A new report summarises some of the continued challenges for participatory poverty reduction processes.
Written for the UK‘s Department for International Development, the study finds that problems include a lack of common understanding of the meaning of participation. It also pointed to:
- widespread antipathy towards the HIPC initiative, and the perception that the PRSP process is dominated by the World Bank and IMF;
- concern over flexibility on how far macroeconomic frameworks can integrate poverty reduction concerns, especially different perspectives on the distributional effects of growth and the long-term effects of structural policies.
The paper looks in detail at Ghana, Vietnam and Zambia. It finds that the PRSP process, because of its direct link to new development assistance and debt relief, has increased the standing of civil society in setting national economic goals. Governments are, however, concerned about political risks and constrained by a lack of experience in how to manage civil society engagement. The lack of assessment criteria for participation makes it easy for some to do little more than organise meetings to consider pre-prepared plans. The paper also finds that:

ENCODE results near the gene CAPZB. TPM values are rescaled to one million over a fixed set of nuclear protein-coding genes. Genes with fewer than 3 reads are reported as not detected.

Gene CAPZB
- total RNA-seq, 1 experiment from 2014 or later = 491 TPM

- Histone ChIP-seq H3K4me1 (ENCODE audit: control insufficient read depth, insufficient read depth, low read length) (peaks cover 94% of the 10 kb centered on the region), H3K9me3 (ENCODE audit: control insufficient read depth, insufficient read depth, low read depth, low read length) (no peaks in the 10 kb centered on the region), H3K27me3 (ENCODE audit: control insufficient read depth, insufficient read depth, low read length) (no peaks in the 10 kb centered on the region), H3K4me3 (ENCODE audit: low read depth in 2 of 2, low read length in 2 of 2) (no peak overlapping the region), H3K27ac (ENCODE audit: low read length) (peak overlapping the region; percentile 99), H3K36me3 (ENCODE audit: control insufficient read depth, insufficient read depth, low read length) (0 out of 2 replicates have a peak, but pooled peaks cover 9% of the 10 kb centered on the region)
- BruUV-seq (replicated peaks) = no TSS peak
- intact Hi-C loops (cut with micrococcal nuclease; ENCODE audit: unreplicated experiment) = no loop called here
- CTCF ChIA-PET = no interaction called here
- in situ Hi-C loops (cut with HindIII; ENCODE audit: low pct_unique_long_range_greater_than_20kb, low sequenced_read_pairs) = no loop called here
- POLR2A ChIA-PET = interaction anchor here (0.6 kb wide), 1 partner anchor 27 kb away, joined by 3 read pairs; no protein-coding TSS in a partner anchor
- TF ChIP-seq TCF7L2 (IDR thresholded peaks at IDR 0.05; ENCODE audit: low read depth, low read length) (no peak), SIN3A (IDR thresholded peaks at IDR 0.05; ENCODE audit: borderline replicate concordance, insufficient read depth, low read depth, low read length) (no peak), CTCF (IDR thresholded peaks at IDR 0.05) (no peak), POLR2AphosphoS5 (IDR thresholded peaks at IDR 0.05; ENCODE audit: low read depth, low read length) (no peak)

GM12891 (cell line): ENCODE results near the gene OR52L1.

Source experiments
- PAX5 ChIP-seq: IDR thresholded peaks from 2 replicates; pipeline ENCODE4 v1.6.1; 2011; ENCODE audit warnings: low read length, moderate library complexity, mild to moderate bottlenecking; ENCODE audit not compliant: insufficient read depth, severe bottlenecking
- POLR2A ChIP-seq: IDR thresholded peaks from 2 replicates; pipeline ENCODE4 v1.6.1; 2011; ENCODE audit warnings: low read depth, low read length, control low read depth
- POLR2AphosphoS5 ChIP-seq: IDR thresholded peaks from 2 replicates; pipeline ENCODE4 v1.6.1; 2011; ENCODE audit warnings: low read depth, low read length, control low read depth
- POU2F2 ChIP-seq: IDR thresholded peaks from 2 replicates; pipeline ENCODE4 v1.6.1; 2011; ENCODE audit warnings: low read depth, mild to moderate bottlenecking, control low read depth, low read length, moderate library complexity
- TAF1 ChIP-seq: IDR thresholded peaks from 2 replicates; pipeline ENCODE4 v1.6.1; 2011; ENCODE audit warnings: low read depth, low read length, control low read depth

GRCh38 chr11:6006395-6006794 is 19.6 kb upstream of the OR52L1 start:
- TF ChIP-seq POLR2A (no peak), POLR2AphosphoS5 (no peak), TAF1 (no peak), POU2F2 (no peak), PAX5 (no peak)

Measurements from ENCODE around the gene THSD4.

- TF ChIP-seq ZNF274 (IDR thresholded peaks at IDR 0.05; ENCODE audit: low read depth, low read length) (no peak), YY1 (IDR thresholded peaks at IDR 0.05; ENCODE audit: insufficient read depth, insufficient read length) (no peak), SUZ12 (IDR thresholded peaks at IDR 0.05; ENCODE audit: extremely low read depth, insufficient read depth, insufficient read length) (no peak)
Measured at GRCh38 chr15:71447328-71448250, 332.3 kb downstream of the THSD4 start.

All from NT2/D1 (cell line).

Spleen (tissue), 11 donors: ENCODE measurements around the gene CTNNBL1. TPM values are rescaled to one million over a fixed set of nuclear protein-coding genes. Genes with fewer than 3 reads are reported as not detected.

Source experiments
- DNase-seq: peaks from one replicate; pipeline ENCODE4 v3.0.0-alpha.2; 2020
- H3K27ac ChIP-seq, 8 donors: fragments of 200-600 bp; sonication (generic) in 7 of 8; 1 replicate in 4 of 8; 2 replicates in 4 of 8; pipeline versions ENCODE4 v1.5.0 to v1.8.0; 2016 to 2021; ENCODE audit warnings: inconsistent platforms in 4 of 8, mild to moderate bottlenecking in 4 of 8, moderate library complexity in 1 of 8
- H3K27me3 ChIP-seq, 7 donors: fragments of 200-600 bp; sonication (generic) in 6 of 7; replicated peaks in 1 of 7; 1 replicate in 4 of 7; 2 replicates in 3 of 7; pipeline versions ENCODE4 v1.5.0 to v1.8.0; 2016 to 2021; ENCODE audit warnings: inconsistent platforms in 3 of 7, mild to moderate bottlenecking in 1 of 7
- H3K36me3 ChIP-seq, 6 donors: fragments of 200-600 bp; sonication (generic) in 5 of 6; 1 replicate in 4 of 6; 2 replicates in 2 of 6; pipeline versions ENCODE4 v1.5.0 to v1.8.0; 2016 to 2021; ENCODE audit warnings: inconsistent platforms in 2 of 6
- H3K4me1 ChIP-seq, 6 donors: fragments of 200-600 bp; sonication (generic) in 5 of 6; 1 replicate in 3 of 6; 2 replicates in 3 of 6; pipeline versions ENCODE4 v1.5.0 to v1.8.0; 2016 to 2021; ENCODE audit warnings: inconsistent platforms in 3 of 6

- time pressures create an unfavourable backdrop in which to build new civil society – government relationships;
- poorer communities should participate directly, not just indirectly through NGOs;
- civil society capacity is limited and many organisations do not have sufficient analytical, advocacy and research capacities.
The report concludes that the constructive involvement of civil society is likely to prove difficult and complex to manage. There remains a great deal of uncertainty around the PRSP, at every level of government, within civil society and between the two. Participation will only be secured if civil society institutions are convinced donors and governments are willing to countenance real participation and produce tangible results. Donors have a key role in encouraging a good climate for government and civil society to work together.
To achieve this, the primary objectives of the PRSP should be reviewed, with emphasis placed on supporting the goals and principles of the Comprehensive Development Framework and the International Development Targets, rather than the shorter-term objectives of the enhanced HIPC initiative.
Civil Society Participation in Poverty Reduction Strategy Papers (PRSPs)